Volunteers, Staff, Work to Bring Supplies to Stranded IPN Tenants

Ella Biondi climbs the stairs to her 30th floor apartment in Tribeca's IPN Complex.


Backpacks full of food and water. Flashlights. Batteries. And list of 40 elderly people who might need help.

That’s what volunteers started out with on Wednesday at 310 Greenwich St., which has 39 floors and—like many residential high rises Downtown without electricity—no running water or working elevators.

“Some people were perfectly content,” said Susan Silverstein of the Jewish Community Project. “But there were [also] people who were scared and in need of help. They were trying to figure out how to acclimate and needed water.”

The group of about 20 volunteers, organized by the Chabad of Tribeca and JCP,  divided up each of Tribeca’s three Independence Plaza buildings, including 310 Greenwich, into floors of 10 and set about knocking on doors. Their efforts were assisted by staff who keep lists of tenants who may need help in an emergency and had been checking on them since the storm.

“The tenants themselves have been great with the neighbors,” Deborah Dolan, Property  manager for the IPN complex said of life in the building since the storm.  “Picking up food, walking dogs, they've been terrific.”

None of IPN’s buildings sustained damage from the storm, Dolan said. IPN staff turned off the elevators before the building lost power, so they should be functioning again as soon as electricity is restored, Dolan said. 

“[Tenants] are just running out of provisions now,” Dolan said.

Until electricity is restored, there are no emergency lights working in the stairwells at IPN, making for a long and dark climb for tenants and volunteers.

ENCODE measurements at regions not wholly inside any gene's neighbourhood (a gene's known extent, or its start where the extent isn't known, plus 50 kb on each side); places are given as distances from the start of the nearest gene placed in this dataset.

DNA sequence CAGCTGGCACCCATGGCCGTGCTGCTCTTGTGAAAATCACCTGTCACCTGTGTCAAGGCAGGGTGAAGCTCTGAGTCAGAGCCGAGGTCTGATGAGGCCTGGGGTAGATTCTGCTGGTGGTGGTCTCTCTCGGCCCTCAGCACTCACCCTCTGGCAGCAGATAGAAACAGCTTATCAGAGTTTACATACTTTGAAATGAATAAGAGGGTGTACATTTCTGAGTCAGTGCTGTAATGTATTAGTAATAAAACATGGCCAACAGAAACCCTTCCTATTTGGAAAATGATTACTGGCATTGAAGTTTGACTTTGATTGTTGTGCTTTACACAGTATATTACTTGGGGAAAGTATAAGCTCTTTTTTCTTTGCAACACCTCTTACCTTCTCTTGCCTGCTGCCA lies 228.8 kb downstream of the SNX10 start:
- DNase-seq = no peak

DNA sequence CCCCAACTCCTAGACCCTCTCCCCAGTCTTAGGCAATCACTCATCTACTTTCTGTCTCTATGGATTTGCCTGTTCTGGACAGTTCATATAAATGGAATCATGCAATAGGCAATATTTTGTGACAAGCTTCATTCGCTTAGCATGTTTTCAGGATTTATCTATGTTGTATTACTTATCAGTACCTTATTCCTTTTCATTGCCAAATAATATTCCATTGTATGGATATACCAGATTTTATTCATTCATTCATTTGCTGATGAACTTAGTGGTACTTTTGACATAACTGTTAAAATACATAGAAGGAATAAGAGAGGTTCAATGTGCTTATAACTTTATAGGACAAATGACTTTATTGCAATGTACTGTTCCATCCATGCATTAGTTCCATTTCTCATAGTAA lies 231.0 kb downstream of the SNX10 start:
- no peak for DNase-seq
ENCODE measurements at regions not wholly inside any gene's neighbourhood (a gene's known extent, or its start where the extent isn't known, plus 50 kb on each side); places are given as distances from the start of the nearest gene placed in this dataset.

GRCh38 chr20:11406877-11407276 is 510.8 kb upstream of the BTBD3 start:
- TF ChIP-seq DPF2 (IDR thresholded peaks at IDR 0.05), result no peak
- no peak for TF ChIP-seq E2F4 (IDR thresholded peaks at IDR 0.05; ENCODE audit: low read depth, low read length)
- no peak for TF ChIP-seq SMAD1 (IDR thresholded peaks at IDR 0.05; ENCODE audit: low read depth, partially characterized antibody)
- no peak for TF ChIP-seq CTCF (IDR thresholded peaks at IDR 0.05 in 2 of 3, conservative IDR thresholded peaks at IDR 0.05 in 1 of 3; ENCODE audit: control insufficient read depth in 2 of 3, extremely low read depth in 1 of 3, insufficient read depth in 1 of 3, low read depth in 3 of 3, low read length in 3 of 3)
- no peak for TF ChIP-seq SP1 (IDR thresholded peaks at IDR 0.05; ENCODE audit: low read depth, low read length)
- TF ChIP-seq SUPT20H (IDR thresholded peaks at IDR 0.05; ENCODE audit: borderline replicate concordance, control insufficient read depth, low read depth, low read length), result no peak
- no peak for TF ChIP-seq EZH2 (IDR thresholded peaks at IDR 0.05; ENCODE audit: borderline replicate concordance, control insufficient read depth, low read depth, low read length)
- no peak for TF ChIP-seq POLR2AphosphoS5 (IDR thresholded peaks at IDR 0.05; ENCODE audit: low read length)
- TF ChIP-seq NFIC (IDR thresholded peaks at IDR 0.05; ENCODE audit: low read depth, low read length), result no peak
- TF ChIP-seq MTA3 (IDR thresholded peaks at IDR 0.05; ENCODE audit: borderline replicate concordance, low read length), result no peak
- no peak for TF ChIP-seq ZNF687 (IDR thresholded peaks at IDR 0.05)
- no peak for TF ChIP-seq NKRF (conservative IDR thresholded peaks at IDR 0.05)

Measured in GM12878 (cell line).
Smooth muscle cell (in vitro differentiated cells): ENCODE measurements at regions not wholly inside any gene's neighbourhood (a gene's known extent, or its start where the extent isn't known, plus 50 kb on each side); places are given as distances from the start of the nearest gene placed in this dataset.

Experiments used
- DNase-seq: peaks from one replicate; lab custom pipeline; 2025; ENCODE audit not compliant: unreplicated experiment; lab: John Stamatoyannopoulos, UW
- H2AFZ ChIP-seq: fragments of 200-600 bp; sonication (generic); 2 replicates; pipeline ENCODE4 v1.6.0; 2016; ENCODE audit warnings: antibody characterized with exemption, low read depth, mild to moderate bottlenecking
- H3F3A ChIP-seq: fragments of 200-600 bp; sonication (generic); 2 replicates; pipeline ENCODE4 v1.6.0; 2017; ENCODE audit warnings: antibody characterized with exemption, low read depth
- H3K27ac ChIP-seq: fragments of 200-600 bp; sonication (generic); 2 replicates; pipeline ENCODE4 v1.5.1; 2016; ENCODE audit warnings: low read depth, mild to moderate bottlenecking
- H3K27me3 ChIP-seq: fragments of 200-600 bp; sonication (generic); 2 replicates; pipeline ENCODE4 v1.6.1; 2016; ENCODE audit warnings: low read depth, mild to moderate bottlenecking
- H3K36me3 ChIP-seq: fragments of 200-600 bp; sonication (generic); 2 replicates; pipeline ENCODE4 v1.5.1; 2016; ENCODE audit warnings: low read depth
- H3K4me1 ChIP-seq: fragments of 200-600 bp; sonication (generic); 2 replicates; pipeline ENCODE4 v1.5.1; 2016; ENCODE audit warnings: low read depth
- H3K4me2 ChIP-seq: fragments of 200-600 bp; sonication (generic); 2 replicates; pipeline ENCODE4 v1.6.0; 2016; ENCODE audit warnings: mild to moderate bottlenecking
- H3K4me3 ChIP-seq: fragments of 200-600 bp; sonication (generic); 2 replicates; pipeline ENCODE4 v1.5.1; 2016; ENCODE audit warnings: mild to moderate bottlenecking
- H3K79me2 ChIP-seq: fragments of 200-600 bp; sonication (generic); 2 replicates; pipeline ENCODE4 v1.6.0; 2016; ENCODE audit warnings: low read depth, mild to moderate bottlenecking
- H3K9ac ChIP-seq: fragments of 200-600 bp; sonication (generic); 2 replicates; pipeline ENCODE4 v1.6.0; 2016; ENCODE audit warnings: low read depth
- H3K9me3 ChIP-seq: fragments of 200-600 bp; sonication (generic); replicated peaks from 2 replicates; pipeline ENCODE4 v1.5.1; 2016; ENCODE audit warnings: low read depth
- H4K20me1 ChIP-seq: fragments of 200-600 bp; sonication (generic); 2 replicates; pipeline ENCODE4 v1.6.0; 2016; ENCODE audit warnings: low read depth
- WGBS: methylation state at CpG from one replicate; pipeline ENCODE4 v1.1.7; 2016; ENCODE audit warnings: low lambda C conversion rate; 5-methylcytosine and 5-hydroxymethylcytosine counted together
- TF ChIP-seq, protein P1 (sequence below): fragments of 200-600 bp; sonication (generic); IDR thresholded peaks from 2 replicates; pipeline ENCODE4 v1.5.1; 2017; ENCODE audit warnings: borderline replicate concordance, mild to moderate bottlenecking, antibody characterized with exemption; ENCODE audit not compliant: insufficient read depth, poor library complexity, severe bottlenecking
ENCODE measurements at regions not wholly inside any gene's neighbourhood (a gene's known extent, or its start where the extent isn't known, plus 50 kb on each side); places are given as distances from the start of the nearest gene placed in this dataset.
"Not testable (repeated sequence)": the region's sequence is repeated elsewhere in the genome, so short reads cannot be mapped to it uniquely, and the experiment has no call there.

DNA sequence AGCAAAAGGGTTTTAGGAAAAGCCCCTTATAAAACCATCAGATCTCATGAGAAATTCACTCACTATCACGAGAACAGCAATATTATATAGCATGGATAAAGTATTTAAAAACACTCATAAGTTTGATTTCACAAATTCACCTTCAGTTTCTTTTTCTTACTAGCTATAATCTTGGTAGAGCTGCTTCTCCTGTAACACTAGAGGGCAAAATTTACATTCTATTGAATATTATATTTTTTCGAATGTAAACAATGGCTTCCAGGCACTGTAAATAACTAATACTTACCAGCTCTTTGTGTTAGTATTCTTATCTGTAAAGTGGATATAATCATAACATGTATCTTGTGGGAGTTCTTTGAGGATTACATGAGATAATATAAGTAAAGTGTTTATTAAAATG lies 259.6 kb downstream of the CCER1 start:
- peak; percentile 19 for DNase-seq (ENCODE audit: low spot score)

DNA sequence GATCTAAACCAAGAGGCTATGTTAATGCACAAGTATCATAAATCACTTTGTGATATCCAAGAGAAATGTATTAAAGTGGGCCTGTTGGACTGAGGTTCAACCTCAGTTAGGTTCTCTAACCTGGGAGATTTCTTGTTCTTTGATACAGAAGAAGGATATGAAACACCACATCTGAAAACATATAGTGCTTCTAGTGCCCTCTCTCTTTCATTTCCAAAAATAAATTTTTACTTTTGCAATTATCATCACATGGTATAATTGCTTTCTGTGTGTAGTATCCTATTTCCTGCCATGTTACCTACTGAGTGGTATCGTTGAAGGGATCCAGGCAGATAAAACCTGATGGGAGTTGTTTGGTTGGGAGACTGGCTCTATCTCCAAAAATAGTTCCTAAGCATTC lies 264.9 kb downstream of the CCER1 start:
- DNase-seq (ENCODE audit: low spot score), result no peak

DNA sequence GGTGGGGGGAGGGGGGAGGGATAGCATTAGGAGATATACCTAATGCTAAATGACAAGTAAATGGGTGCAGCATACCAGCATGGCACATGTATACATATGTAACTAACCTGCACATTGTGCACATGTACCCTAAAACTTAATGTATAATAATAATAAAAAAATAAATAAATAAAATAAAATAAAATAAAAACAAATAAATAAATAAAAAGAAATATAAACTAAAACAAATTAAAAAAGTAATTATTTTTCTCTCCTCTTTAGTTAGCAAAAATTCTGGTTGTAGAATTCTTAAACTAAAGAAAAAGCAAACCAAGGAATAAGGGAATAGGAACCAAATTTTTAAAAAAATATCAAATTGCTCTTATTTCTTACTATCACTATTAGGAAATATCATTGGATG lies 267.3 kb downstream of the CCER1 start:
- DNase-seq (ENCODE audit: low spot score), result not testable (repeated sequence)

“People were so grateful and so overwhelmed,” Chani Paris of the Chabad said of the experience on Wednesday. “There are some elderly people in the buildings who have no idea what was going on. They are just waiting for the lights to go back on. They have no radios or no batteries.”

On the 20th floor of one IPN building, volunteers found an 85-year-old woman dragging supplies up a dark stairwell, struggling to make it to her apartment above the 30th floor.

Another volunteer ran into a frantic woman in 310 Greenwich who said her elderly mother was on an oxygen tank that had run out the day before and she didn’t know what to do.

“She asked the volunteer if she should call 311, and he said, ‘No. Call 911 right now,’” Paris recalled. Paris said an ambulance showed up soon after to help the woman.

At many apartments, Paris said, volunteers took down requests and went back down for additional supplies before returning.

For many residents stuck inside on the second day after the storm, a friendly face and information from the outside world was often as appreciated as food and water, Paris said.

On Thursday, water ordered by Dolan was delivered and placed in the lobby of 310 Greenwich for tenants. Dolan said she is also may order some bulk food to place in the lobby as well.

Since the volunteers' visit yesterday, Paris said people with relatives at IPN have been emailing her with requests to check in on loved ones or deliver supplies. JPC and Chabad groups are heading to the East Village and Lower East Side today, but the volunteers will return to IPN buildings later Thursday afternoon.

Anyone interested in volunteering or donating should email info@chabadoftribeca.com.